Time to count your Buzzards

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With the possibility of young Buzzards taking to the wing in the next few days it is quite easy to see where pairs have failed or disappeared in your area. Sadly 2018 is going to be the year of the ‘disappearing Buzzard’ as many estates take the law into their own hands by removing Buzzards and other birds of prey to protect their Pheasants and Red legged Partridges.

With most estates ‘buying in’ their poults this is the time when large amounts of grain suddenly appears in the countryside to feed these birds. Sure some farm land birds may benefit from this process if they have survived the industrialisation of the fields, and especially the hedgerows cut into thin layers with no protection from predators. But it is not just the small finches and buntings feeding here – rats.

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This is also the time when rats take over the countryside, especially coming to feed in and around the game release pens having already eaten most of the young finches and buntings from their nests. The rats find this grain a welcome food for the coming winter. No Buzzards or any other birds of prey to reduce this rat population. No Stoats, Weasels, Polecats, feral cats, Pine Martens or even Foxes. An estimate from London suggests that 1 million rats are removed from the city each year by the urban Fox. There is a saying, you are never more than a few metres away from a rat in our larger cities. No wonder pest controllers want rid of Foxes in our cities as the fox takes work away from them!

So when you have not seen your Buzzards who do you contact? You may not have evidence of who removed the Buzzards but an estimate of pairs missing could be a good way of informing your local wildlife police officer that a possible crime has been committed. http://www.nwcu.police.uk/find-your-local-police/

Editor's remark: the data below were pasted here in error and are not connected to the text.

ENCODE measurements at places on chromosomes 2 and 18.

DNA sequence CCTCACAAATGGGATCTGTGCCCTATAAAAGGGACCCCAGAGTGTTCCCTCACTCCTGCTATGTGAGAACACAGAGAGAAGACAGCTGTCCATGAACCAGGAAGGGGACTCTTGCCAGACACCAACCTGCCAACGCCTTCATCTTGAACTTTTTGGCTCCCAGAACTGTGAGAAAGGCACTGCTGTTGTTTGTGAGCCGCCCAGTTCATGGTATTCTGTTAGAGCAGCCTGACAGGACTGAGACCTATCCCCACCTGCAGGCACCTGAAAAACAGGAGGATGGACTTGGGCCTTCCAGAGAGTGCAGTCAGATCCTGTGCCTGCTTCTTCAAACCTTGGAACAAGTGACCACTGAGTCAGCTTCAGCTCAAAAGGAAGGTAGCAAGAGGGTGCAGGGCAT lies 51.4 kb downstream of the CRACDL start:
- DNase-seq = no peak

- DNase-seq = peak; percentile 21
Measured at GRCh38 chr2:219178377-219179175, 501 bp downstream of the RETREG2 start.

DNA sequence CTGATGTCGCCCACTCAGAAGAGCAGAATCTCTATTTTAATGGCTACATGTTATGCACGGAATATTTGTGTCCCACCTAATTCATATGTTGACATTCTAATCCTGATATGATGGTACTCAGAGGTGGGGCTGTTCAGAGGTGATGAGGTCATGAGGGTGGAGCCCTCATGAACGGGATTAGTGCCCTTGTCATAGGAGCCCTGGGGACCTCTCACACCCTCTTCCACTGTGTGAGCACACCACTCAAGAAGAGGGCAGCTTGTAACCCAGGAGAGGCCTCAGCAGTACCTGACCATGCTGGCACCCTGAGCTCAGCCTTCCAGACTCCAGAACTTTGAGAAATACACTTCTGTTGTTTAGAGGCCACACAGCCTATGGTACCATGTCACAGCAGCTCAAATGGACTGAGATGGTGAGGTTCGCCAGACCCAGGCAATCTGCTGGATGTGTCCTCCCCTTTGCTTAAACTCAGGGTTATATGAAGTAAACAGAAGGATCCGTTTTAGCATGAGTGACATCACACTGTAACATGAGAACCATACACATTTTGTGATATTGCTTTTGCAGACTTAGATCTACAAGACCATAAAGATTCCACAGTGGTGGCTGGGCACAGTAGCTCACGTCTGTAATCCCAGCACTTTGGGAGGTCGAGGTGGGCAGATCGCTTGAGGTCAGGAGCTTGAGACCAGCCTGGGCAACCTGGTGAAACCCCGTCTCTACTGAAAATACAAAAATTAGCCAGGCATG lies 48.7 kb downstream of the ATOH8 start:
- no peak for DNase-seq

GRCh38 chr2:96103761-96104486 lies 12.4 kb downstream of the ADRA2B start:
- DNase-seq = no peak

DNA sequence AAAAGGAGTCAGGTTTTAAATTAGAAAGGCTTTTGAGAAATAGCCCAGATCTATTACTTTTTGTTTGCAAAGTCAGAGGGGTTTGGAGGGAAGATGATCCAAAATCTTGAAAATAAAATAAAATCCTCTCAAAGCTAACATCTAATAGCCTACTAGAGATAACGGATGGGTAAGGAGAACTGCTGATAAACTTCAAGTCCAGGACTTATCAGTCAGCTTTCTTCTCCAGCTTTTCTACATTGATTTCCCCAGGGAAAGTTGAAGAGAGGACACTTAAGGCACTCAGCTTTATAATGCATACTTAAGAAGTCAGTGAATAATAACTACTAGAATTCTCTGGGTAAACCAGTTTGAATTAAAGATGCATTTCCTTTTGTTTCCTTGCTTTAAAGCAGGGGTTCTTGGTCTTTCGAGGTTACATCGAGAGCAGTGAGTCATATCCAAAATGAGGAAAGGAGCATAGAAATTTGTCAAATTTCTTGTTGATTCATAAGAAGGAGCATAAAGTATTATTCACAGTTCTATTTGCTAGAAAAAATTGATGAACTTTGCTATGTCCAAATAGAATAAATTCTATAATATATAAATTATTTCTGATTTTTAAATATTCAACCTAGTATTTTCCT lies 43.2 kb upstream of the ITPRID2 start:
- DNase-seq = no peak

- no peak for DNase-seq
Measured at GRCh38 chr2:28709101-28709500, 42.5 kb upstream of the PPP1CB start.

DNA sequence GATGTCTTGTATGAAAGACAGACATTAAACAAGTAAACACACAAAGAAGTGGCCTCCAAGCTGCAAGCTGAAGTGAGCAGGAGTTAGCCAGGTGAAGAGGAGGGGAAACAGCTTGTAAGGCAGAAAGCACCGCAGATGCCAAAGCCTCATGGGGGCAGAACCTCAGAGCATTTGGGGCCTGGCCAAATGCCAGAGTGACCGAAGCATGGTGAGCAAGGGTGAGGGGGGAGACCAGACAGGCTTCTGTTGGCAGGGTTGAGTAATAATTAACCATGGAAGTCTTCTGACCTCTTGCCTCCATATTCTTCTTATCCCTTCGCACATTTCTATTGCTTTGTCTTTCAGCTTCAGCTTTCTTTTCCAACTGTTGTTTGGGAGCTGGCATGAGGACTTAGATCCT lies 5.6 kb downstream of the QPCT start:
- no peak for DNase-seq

Then get in touch with the RSPB who we are sure would like to gain figures of where the Buzzards and other birds of prey have gone missing. https://www.rspb.org.uk/our-work/our-positions-and-casework/our-positions/working-with-the-law/investigating-wild-bird-crime/ 01767 680551

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Remember give yourself time to make sure you have not missed birds. Listen out for the distinctive call of both adult and young Buzzards, especially in good weather, with heat for soaring or a wind for birds to use to climb up in the air. If you see birds check for any  distinctive moult patterns on old birds and sadly for distinctive ‘holes’ in the wings which may indicate they had been shot. The shot birds should also be reported as other Buzzards may have already been taken out.

With all this information a map can then be processed to show the worst areas where Buzzards have been removed.

Thank you for your help

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